Petraeus, Crocker Update Congress on Iraq
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The top U.S. military commander and American diplomat in Iraq make a return appearance on Capitol Hill today. General David Petraeus and Ambassador Ryan Crocker begin testimony before two committees and three presidential candidates.
INSKEEP: They come back to Washington at a time when the U.S. is trying to reduce its commitment to Iraq somewhat. Some of the troops sent in a so-called surge are coming home over the next few months. But the general is expected to recommend a freeze on further troop reductions.
That strategic pause would be to gauge if fewer troops can maintain a decline in overall violence. It's now at a three-year low. The testimony comes at a bad moment. Government troops have been fighting Shiite militias, and in the past 48 hours, we're told 11 American soldiers have been killed. And the political progress that was supposed to come with the drop in violence hasn't materialized. NPR's Guy Raz has more.
GUY RAZ: Whether the surge of U.S. forces and the changes in military tactics brought about the decline of violence in Iraq is an open question. And many senior military officers acknowledge that the decline is tenuous at best. Here's Admiral Michael Mullen, chairman of the Joint Chiefs of Staff.
Mr. MICHAEL MULLEN (Admiral, Chairman, Joint Chiefs of Staff): It's going to take us a while to get to a point where the security sustains itself and becomes irreversible. And I think we're not there yet.
RAZ: That the violence is down to levels not seen since 2004 is now widely acknowledged.
Mr. RAED JARRAR (Political Activist, Consultant, American Friends Service Committee): Things has changed militarily. And I think anyone who denies that things has changed militarily, and that the attacks in general has dropped will be just denying the truth.
RAZ: This is Raed Jarrar. He's an Iraqi political activist and a consultant to the anti-war American Friends Service Committee. Jarrar is quick to point out what that decline in violence actually means: lately, at least 700 Iraqi civilian deaths per month and on average, 40 American troops.
And since last November, the level of violence in Iraq hasn't significantly declined. It's plateaued. So for this reason, Petraeus is likely to recommend keeping about 140,000 total troops in Iraq for an undetermined period of time.
Senator CARL LEVIN (Democrat, Michigan; Chair, Armed Services Committee): How long a pause is it? Is it 30 days? Sixty days? A hundred days? Three months? Four months? Five months?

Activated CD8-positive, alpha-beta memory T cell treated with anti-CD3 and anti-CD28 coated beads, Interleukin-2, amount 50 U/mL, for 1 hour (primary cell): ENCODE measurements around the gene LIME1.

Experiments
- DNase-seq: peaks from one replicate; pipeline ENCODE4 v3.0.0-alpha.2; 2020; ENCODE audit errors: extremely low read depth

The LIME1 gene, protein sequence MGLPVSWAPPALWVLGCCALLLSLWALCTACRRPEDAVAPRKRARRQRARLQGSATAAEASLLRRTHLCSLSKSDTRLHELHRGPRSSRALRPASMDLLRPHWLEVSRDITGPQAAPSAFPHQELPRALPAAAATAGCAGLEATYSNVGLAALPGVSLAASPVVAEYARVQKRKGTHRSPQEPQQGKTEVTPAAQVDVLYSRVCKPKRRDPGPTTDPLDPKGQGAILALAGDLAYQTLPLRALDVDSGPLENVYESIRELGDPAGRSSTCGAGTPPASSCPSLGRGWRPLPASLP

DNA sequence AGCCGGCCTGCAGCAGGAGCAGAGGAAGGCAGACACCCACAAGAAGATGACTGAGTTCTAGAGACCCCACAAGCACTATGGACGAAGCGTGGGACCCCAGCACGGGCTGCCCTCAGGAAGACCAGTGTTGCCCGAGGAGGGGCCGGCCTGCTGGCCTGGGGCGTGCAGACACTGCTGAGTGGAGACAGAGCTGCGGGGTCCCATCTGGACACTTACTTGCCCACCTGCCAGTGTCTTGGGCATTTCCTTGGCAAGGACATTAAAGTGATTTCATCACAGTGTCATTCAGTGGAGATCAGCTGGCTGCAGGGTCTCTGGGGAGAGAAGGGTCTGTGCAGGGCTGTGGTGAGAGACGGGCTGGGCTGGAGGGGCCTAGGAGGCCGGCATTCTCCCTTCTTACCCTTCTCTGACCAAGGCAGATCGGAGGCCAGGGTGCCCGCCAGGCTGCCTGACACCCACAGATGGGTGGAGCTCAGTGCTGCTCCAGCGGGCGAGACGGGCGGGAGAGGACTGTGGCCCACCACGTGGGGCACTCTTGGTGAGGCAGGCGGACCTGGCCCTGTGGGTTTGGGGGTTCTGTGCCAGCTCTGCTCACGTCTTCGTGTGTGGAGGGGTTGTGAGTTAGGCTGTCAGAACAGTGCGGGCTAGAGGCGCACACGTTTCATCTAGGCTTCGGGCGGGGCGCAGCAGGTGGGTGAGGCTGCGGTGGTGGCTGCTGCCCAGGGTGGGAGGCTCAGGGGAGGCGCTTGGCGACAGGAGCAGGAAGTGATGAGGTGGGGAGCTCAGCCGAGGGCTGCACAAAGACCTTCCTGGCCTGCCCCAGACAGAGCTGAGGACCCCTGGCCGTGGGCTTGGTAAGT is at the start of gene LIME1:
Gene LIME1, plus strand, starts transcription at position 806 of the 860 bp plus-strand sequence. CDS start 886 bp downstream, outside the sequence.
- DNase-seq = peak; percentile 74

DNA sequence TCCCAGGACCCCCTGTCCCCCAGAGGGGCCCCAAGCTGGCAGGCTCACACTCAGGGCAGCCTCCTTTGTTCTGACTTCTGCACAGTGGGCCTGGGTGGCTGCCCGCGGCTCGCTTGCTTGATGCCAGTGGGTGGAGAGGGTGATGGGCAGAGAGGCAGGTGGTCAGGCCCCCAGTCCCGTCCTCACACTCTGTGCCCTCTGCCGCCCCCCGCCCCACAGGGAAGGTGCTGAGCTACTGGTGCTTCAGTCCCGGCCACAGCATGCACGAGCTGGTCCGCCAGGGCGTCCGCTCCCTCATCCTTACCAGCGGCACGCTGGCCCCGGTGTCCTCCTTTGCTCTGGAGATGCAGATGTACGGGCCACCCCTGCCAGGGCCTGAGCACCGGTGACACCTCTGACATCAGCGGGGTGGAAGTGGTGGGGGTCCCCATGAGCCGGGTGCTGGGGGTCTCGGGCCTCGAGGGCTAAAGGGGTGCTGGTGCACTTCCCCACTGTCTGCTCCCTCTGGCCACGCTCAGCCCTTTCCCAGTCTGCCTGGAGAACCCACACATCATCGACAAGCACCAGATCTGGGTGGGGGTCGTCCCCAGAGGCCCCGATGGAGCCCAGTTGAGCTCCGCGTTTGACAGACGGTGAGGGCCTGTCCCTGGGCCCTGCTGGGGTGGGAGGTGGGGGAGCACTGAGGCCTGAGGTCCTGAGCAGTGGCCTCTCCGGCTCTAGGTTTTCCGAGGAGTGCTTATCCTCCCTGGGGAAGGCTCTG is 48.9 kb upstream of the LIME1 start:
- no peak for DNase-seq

RAZ: This is Michigan Senator Carl Levin. He's the chairman of the Armed Services committee and the man who will be the first to question Petraeus and Crocker this morning.
Sen. LEVIN: The only hope for a political settlement in Iraq is if they know that we are leaving. And to tell them that now there's going to be a pause, at the same point we were before the surge, is a message to the Iraqi leaders that they can continue to dawdle.
RAZ: But dawdle or not, retired Army Colonel Paul Hughes, who's with the U.S. Institute of Peace, believes that Iraq's current leadership is largely incompetent.
Mr. PAUL HUGHES (Retired Army Colonel, U.S. Institute of Peace): This last dust-up, this operation that they conducted in Basra, is pretty indicative of their inability to politically bring things to a peaceful conclusion.
RAZ: That dust-upor rather, the Iraqi army's defeat at the hands of the country's largest Shiite militia, revealed three important things. One: that Iraq's army is not yet capable of protecting the population. Two: that it's widely viewed as a political and sectarian force by the Iraqi population. And three: that Iran, which helped to broker the cease-fire, is possibly the most influential outside political force in Iraq today - a force that may have to be engaged if the U.S. wants to see a political accommodation in Iraq.
And reaching that political accommodation is not an entirely unrealistic goal, according to Daniel Serwer, the man who helped draft the 2006 Iraq Study Group Report.
Mr. DANIEL SERWER (Drafted Iraq Study Group Report): I've been in a lot of broken countries, countries that would be impossible to put back together again. I don't have the sense that Iraq, at least Arab Iraq, is impossible to put back together again.
RAZ: But even Serwer admits that process could take years, maybe even decades.
Guy Raz, NPR News, Washington. Transcript provided by NPR, Copyright NPR.
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